With all our revolution, the advent of the commercially focused charity shop, the increased demand and public acceptance of second hand, and then Generation Alpha desire to make less capitalist and more holistic shopping choices – it is the above three dot points that keep us relevant, in-market and the future leaders and stylists of the world.

 

*Op Shop – Opportunity Shop – the Australian term for charity shop. Dubbed opportunity for many reasons: the opportunity to find a bargain and the opportunity to give back to community.

 

Jacob Miller “is just addicted to Op Shops” and is the Retail Operations Manager for Hobart City Mission in Tasmania, Australia.

 

More About Us

The Charity Retail Consultancy helps charity retailers and other non-profits (including museums and galleries) develop their retail operation, improve their product offer and people, and improve their profitability.

The Charity Retail Academy provides online & face to face training developed by charity retailers, for charity retailers. We work in partnership with the Charity Retail Association to deliver Charity Retail Learning to their members and beyond.

The Charity Retail Coach offers a first class executive coaching service via our Associate, Dan O’Driscoll.

To find out more or to speak to us about how we can help you, please get in touch:

hello@thecharityretailconsultancy.co.uk

Jayne – 07598 243210

Vicki – 07985 574904

Follow us on social media:

 If you would like to write a guest blog for us, please get in touch – we’d love to hear from you

Let’s acknowledge how well we’ve done


At The Consultancy, we’ve been reflecting over our pandemic journey recently.

It’s been really hard work, emotionally, mentally and physically. It’s also brought out the best in us both, as business women as well as in our personal and family lives. Like many others, we’ve worked really hard in less than ideal circumstances and we want to acknowledge that. And encourage others – especially women who often put down or underplay their achievements – to do the same.

We’re really proud of what we’ve achieved in the past year or so.

From the start, we wanted to support the sector as much as we could, so we offered free phone advice, worked with others to create helpful resources, supported the Charity Retail Association in its fantastic response to the pandemic and shared advice, information and stories via our growing social media presence.

We trained ourselves in how to run a website, how to blog, how to manage social media, register a trademark, become a Limited company, deliver the same quality of work online as we do in person and much, much more.

We flexed our already successful business to meet the challenges we were all facing. We developed Lockdown Learning – a simple, video based training suite – and it was a huge success. From there, we devised the concept of The Charity Retail Academy and brought a new arm of our business to life. From designing the logo to planning and devising the courses, from building our website to creating the Charity Retail Learning partnership with the Charity Retail Association – we did it all together, from the corners of our homes.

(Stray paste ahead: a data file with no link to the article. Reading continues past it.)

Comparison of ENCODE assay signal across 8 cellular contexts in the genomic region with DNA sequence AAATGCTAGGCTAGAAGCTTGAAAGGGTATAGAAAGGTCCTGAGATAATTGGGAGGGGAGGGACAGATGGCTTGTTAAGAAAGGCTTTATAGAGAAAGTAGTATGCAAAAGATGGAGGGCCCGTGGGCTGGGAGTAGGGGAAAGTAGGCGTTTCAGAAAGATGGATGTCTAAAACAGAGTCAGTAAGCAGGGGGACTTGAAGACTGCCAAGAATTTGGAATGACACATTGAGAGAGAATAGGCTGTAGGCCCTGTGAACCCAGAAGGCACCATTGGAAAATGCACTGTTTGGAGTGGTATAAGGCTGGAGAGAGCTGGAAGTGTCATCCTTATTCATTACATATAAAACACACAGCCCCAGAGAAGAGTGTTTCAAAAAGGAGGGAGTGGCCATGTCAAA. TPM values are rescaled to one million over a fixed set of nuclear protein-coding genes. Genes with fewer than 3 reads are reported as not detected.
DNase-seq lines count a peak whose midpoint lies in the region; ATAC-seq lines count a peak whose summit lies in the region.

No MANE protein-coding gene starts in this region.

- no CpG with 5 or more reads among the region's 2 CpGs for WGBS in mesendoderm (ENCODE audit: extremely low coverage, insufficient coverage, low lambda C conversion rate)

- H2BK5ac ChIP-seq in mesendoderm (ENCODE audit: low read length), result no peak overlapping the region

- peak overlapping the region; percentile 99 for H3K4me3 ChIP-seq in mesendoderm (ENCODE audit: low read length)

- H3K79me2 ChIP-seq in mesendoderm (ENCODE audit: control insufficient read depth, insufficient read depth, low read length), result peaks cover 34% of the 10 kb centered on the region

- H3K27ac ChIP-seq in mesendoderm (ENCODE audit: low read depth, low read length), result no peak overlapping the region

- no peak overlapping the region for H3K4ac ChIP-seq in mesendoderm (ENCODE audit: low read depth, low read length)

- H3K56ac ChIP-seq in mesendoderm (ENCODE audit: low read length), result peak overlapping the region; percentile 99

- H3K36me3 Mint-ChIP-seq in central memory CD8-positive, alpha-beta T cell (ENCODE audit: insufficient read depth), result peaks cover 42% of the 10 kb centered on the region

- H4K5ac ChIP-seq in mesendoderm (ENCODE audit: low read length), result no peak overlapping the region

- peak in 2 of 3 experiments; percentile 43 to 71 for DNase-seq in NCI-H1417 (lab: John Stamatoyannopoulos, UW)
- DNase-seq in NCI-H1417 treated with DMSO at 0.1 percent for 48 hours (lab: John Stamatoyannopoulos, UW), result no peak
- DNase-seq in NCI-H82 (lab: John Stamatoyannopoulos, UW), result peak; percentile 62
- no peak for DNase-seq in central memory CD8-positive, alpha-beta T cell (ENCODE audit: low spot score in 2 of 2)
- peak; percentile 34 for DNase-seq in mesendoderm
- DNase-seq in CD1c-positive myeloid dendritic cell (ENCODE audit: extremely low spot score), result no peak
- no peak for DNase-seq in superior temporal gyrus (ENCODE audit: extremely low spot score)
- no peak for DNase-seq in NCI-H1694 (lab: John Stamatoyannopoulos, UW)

We also supported dozens of charities in our Consultancy work – including a 3 day week Director of Retail maternity cover post for 6 months – and we know from our clients’ feedback and our continuing relationship with many of them that we did a great job every time.

Now we’re all moving into the next phase of this pandemic journey, it feels right to stop and reflect. People are tired, there has been so much sadness around us all for such a long time and many people have been alone with that.

So it’s really, really important to notice the things you did well. The things you feel proud of.

Let’s take a moment every day to reflect on a good thing we’ve done – and ask others what they’re the most proud of too, so you can help them celebrate themselves as well.

And don’t forget to share those fantastic stories and achievements online! #GoTeamMe

_______

Thank you

We couldn’t have achieved any of this without the help, support and partnership of our partners, family and friends, and many other businesses large and small, including: Patrick Hostler (logo & design), Jay Taylor (website), Dan O’Driscoll (Engagement Consultancy), Business Gateway (digital training), Robin Osterley, Julia Edwards, Susan Meredith and the team at the Charity Retail Association, Catherine Shuttleworth (sage advice and support), Anj Handa and her Inspiring Women Change Makers, the Lloyds Bank Foundation.

And of course all our Charity Retail Learning tutors – Zoe Amar from Zoe Amar Digital, Emily Beere at Thriftify, Sarah Baggaley, Ngozi Lyn Cole from GLT Partners, Billy Farrell from DEBRA, Michael Fleming and all the team at Nisyst, Kat Maclennan from Dot to Dot, Minoti Parikh at TPL Experiences, Pete Thomas at Lodge Service,    Anne Webb and Ailene Young from RNLI.

Finally thank you to all our followers and friends on social media. We always appreciate you being there.

More About Us

The Charity Retail Consultancy helps charity retailers and other non-profits (including museums and galleries) develop their retail operation, improve their product offer and people, and improve their profitability.

The Charity Retail Academy provides online & face to face training developed by charity retailers, for charity retailers. We work in partnership with the Charity Retail Association to deliver Charity Retail Learning to their members and beyond.

The Charity Retail Coach offers a first class executive coaching service via our Associate, Dan O’Driscoll.

To find out more or to speak to us about how we can help you, please get in touch: